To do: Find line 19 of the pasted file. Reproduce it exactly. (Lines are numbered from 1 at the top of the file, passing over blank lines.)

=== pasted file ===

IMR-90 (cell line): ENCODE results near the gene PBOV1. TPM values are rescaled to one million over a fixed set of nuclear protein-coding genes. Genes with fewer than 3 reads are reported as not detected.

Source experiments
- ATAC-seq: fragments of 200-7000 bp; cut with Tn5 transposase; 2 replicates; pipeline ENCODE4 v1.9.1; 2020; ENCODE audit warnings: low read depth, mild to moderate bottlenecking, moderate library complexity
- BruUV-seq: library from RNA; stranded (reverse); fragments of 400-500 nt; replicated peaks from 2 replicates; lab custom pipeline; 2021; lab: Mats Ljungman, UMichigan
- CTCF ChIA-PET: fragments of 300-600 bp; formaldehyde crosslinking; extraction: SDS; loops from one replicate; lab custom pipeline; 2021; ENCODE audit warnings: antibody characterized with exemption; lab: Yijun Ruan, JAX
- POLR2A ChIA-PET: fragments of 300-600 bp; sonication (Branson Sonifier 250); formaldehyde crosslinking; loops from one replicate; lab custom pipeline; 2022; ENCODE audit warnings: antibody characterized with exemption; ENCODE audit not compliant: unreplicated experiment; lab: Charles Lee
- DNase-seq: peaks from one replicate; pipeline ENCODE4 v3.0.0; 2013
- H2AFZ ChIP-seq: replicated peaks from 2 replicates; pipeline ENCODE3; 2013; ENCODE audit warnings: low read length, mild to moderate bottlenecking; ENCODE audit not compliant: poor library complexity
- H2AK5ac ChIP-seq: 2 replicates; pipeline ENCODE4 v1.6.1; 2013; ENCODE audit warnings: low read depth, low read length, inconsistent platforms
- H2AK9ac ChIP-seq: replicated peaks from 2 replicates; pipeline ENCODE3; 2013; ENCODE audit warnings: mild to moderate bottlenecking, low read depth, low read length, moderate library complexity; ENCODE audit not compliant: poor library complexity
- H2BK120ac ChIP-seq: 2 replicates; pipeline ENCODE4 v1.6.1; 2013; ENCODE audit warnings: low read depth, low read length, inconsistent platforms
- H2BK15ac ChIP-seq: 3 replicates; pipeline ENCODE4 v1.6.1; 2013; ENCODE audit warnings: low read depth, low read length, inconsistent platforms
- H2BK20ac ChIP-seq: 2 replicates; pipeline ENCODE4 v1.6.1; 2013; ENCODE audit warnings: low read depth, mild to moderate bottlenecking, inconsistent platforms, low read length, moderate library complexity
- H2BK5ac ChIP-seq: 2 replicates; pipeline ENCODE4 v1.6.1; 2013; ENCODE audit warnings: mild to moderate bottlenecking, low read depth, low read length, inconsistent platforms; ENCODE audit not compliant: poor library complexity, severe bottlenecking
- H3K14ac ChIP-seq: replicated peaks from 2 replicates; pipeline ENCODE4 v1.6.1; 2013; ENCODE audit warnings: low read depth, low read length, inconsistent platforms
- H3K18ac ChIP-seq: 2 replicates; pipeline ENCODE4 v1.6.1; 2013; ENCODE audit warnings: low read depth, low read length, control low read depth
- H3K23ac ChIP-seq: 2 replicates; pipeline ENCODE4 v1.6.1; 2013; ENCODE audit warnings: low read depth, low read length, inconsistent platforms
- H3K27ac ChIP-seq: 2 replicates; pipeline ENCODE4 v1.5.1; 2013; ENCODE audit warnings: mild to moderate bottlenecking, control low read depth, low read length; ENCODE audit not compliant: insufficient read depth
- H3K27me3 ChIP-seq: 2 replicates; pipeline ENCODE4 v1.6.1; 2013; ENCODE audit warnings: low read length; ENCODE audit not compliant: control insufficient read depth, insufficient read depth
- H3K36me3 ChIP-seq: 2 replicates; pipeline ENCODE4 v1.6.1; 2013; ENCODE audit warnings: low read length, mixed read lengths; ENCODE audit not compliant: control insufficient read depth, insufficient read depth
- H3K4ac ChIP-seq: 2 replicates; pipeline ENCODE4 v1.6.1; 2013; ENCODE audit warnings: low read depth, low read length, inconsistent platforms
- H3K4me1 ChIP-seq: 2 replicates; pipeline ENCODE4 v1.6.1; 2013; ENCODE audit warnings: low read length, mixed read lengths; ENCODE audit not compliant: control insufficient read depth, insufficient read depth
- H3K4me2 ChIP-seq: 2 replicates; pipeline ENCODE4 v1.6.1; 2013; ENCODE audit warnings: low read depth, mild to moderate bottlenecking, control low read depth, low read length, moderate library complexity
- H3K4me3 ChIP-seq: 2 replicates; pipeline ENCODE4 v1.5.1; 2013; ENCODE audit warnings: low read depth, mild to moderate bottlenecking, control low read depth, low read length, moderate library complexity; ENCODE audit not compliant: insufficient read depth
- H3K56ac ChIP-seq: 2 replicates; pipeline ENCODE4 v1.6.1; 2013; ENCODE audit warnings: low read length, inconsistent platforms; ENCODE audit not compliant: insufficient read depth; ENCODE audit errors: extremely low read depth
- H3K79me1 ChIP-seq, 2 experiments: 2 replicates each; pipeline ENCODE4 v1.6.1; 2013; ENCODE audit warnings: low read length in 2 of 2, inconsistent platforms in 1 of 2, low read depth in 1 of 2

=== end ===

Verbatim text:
- H3K27me3 ChIP-seq: 2 replicates; pipeline ENCODE4 v1.6.1; 2013; ENCODE audit warnings: low read length; ENCODE audit not compliant: control insufficient read depth, insufficient read depth